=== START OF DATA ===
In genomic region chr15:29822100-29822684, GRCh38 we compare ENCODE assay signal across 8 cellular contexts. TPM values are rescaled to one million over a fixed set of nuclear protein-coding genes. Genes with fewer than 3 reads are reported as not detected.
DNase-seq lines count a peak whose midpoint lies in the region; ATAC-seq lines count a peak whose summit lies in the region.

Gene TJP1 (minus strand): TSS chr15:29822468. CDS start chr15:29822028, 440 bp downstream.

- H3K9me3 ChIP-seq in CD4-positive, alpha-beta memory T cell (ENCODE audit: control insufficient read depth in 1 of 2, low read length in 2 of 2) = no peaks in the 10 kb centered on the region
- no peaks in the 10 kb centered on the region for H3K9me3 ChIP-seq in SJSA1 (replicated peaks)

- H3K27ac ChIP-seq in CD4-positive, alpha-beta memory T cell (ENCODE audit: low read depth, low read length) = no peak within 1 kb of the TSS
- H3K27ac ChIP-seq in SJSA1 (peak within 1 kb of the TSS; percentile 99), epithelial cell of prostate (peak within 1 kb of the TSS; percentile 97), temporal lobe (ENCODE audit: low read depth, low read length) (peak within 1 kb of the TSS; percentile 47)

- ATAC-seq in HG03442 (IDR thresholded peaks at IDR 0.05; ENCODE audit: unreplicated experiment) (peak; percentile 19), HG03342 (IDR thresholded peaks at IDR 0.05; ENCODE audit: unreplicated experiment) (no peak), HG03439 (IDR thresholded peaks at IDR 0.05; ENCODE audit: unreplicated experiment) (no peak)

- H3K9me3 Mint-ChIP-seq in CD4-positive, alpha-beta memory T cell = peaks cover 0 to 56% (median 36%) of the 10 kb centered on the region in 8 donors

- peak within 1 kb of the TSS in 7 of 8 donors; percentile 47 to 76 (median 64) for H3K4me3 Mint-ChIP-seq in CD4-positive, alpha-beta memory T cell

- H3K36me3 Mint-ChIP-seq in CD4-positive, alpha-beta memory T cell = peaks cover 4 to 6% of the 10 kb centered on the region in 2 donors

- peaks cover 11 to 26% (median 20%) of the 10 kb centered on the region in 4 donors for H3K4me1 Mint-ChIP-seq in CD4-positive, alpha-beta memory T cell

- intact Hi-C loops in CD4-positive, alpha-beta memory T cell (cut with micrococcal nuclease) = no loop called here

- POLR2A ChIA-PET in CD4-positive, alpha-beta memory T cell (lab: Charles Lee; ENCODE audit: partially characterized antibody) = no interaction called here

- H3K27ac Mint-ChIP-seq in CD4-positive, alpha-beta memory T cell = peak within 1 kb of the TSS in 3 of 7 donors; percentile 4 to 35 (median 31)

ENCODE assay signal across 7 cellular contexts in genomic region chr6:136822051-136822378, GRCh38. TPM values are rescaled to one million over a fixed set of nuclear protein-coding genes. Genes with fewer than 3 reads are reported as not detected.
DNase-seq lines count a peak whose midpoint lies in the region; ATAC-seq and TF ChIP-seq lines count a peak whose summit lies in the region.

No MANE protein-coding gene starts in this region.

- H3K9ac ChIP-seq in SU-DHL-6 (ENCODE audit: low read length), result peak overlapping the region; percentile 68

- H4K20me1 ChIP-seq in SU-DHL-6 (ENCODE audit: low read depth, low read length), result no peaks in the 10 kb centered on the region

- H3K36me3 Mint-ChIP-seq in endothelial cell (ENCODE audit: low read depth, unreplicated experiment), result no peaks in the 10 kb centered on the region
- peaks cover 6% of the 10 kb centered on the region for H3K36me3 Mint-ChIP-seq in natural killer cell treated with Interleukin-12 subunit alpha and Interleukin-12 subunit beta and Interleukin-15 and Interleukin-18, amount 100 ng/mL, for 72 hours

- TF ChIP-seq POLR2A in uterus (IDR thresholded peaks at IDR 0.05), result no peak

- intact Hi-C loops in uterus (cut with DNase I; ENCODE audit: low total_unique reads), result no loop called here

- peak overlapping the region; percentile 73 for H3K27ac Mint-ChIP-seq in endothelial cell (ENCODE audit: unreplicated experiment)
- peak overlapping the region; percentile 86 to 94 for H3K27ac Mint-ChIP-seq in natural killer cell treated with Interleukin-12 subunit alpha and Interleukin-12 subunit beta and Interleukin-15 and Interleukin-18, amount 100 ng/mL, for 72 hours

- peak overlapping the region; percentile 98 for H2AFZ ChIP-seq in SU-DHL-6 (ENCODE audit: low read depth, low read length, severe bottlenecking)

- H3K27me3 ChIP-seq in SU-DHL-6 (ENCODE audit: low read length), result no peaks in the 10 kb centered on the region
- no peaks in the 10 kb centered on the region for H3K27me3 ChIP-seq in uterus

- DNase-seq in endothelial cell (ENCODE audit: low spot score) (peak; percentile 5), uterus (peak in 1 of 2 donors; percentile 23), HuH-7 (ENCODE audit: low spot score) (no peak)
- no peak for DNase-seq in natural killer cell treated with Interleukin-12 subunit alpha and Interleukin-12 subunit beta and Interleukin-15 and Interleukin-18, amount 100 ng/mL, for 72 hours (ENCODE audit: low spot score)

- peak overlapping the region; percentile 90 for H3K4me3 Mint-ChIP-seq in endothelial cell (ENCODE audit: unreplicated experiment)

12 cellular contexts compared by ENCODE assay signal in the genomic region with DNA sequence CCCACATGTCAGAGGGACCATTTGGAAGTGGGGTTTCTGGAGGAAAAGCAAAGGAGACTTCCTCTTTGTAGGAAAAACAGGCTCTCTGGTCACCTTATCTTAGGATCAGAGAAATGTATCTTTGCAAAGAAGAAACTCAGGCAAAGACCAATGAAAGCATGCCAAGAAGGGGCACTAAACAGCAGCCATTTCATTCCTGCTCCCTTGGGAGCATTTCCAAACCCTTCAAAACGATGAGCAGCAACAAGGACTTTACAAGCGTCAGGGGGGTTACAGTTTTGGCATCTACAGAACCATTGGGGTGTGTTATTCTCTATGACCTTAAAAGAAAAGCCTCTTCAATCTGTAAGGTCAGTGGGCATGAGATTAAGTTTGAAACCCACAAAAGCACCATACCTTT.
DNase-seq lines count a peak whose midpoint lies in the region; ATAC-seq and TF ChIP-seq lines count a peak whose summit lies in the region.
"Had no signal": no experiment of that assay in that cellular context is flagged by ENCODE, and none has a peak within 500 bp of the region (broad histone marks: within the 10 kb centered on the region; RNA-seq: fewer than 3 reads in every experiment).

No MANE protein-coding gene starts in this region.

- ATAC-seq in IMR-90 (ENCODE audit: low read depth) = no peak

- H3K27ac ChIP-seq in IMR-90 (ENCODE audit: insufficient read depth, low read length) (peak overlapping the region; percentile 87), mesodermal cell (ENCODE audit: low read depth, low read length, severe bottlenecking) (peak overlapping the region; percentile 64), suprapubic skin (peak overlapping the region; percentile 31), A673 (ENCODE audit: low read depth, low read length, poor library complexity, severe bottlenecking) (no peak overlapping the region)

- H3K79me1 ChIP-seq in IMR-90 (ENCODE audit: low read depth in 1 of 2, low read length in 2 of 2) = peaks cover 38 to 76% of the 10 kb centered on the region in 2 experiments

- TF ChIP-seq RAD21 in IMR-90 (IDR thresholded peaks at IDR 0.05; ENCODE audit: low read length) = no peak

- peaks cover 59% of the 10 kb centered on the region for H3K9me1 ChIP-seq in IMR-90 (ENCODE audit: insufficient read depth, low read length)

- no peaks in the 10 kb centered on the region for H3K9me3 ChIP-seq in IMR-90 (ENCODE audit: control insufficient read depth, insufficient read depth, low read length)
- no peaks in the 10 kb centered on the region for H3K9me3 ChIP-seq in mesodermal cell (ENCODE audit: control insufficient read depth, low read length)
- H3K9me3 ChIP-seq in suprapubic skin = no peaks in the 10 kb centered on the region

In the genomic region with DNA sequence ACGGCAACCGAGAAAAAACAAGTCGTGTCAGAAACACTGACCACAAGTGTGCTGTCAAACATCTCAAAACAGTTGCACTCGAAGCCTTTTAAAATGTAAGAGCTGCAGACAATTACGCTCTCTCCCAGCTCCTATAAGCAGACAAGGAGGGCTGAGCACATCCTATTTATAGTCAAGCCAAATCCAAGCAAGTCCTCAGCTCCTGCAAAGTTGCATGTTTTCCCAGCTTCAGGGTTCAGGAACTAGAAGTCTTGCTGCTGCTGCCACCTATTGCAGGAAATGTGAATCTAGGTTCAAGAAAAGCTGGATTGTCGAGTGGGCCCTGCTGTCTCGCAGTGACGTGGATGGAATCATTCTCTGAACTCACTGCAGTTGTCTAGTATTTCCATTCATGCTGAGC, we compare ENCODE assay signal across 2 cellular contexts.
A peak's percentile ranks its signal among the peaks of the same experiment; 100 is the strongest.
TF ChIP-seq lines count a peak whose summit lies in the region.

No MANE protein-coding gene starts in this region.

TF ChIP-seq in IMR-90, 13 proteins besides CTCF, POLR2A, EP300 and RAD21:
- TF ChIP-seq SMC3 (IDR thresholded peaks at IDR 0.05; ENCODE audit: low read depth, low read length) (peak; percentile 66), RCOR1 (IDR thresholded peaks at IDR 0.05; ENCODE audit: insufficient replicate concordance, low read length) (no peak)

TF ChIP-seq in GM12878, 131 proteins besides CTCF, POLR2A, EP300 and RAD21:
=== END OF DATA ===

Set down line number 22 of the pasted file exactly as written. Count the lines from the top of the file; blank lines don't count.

- peaks cover 6% of the 10 kb centered on the region for H3K36me3 Mint-ChIP-seq in natural killer cell treated with Interleukin-12 subunit alpha and Interleukin-12 subunit beta and Interleukin-15 and Interleukin-18, amount 100 ng/mL, for 72 hours